AQUAMAN #23: Geoff Johns and Paul Pelletier
THIS REVIEW CONTAINS SPOILERS.
To say Arthur Curry has had it rough recently would be putting it lightly. Three men who would have his throne are actively in pursuit. Orm, his half-brother, is about to be rescued by a group of Atlanteans, with the intent of putting him on the Atlantean throne. Scavenger has used his military might to overwhelm the Atlanteans, and currently waits to ambush Aquaman. The Dead King comes with his magic powers and the might of Xebel behind him. Issue #23 ends with a whimper, which really kills the momentum behind this potentially great climax.
The action in the issue is provided by the large sea-monster Topo, which is a fun alternative to the normal punching and stabbing. Topo was teased a few issues back, only to leave very anticlimactically, not willing to do Aquaman’s bidding. This time around, Aquaman uses his telepathy to the farthest extent to push Topo to attack Scavenger and his crew. Aquaman soon pays the price for overriding the mind of Topo, as controlling him caused Aquaman to lose consciousness.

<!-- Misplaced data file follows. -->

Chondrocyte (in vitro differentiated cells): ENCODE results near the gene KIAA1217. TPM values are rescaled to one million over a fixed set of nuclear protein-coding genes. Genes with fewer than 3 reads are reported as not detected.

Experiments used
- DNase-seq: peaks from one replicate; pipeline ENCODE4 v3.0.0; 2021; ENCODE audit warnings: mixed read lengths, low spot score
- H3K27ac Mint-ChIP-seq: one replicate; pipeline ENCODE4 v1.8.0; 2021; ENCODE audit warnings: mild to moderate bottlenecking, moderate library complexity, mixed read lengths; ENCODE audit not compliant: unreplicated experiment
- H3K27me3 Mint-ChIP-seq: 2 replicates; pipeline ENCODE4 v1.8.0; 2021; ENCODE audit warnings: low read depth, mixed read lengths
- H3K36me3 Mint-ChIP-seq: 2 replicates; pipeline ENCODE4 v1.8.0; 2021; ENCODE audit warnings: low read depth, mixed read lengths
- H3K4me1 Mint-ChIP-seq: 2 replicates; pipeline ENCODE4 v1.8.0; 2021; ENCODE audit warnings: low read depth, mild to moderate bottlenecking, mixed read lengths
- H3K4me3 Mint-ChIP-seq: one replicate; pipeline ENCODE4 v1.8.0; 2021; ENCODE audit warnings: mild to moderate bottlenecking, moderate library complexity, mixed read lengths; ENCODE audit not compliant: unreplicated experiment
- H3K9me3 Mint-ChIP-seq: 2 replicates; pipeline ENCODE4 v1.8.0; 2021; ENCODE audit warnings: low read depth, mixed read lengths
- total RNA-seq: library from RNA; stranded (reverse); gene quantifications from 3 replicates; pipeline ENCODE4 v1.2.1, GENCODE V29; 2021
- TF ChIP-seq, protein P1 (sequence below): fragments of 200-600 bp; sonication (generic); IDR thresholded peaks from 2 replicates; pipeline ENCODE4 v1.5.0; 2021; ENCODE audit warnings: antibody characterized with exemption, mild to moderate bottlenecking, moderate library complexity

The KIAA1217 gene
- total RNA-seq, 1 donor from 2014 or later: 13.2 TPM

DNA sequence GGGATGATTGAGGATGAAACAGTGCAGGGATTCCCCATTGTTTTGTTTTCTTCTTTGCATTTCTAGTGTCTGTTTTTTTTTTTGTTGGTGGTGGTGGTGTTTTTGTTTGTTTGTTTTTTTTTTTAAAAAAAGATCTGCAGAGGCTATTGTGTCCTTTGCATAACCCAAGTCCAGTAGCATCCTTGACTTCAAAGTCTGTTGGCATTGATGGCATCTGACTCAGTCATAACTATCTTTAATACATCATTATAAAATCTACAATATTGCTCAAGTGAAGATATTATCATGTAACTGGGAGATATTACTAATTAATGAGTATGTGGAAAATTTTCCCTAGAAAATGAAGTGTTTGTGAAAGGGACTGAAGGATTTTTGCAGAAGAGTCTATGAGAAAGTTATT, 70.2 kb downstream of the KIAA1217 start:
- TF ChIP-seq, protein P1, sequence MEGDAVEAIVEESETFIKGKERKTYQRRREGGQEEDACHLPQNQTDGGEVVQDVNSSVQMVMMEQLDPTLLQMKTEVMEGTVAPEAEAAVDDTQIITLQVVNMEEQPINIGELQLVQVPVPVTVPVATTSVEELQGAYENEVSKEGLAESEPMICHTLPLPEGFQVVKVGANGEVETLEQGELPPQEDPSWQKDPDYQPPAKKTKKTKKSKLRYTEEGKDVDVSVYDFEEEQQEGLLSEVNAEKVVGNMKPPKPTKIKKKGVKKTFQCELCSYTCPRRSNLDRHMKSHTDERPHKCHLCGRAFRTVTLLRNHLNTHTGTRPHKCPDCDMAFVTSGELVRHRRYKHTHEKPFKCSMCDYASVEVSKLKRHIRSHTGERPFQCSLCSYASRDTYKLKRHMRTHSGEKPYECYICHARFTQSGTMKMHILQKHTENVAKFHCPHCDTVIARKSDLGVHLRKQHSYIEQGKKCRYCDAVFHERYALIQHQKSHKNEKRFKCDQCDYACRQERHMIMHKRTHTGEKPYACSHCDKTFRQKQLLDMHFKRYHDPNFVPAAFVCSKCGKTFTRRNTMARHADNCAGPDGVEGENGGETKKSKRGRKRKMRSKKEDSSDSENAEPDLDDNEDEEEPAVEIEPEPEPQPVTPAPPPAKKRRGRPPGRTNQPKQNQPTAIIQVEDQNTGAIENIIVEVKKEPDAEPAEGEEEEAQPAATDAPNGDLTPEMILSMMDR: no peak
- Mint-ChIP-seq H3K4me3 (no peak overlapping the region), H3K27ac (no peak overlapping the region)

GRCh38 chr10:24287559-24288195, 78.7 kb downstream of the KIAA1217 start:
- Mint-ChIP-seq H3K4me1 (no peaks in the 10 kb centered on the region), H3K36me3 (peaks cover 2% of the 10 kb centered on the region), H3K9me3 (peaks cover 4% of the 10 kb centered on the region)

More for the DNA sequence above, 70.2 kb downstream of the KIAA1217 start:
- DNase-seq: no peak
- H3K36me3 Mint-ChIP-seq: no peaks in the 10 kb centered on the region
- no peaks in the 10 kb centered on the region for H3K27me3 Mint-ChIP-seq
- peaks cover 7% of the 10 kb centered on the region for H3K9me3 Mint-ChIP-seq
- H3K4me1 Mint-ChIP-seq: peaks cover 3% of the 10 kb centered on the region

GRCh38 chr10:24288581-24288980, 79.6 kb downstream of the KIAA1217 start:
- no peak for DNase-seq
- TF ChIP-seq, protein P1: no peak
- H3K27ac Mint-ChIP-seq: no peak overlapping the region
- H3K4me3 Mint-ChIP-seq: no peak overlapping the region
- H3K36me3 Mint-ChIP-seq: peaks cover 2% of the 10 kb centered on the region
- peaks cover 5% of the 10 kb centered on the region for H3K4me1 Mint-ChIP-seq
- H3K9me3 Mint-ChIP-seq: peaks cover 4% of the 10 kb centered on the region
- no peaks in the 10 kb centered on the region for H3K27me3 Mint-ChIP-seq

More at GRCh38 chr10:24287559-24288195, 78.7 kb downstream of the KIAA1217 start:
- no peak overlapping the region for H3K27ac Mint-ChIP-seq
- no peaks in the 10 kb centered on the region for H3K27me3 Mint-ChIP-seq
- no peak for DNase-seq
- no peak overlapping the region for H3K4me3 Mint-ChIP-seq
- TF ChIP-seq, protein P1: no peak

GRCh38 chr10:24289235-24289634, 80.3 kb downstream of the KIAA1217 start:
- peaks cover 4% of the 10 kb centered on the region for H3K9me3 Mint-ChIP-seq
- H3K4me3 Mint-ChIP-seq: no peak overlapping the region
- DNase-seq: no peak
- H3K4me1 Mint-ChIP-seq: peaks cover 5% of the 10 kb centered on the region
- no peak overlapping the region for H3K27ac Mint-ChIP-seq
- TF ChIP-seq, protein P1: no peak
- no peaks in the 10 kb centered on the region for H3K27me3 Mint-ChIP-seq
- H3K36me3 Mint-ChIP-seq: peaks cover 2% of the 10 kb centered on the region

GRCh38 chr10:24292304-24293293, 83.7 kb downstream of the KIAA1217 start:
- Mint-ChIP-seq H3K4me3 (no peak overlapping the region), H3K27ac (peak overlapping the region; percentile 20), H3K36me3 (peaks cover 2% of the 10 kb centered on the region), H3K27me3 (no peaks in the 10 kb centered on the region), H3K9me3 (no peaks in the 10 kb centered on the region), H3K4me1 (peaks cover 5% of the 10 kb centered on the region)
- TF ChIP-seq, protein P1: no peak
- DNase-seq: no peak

Mera and Aquaman deal with the complications of her Xebel-based lineage, albeit abruptly. Johns decides to once again show the power of the love between Mera and Aquaman rather than simply have Aquaman ignore the recent revelation that Mera was promised to another man.
The art is once again fantastic, and Pelletier benefits from having so many scenes in Atlantis itself. This issue we see subs being ripped in half by a giant sea monster, we see a few fistfights, and the more serene shelves and spires of Atlantis itself. Even the scenes on the surface are reminiscent of the early days of this run with Ivan Reis at the helm, which is high praise indeed.
After all this buildup, all the excitement and the interweaving of three stories coming to a head, it all is cut short by Aquaman entering into a six-month long coma from controlling Topo. While this might be good for character development down the line, it still kills all of the momentum built up so far, and this issue fizzles out. There is not a confrontation other than the sea monster attack, and everything at the point of Arthur’s coma is left up in the air. Surely, there will be a recap in the issues to come, but one can’t help but feel a bit cheated.
It is unbelievable how much momentum was built up before this issue, and how it was all wasted. The story is still interesting, and it’s hard to not be interested in the next issue–but it should have all exploded this issue. It feels like unnecessary stretching of material in order to guarantee another 2.99 next month. As a fan of Johns’ run on Aquaman so far, it is hard to say that this was the issue where he lost me the most, as it was the issue I was most excited about.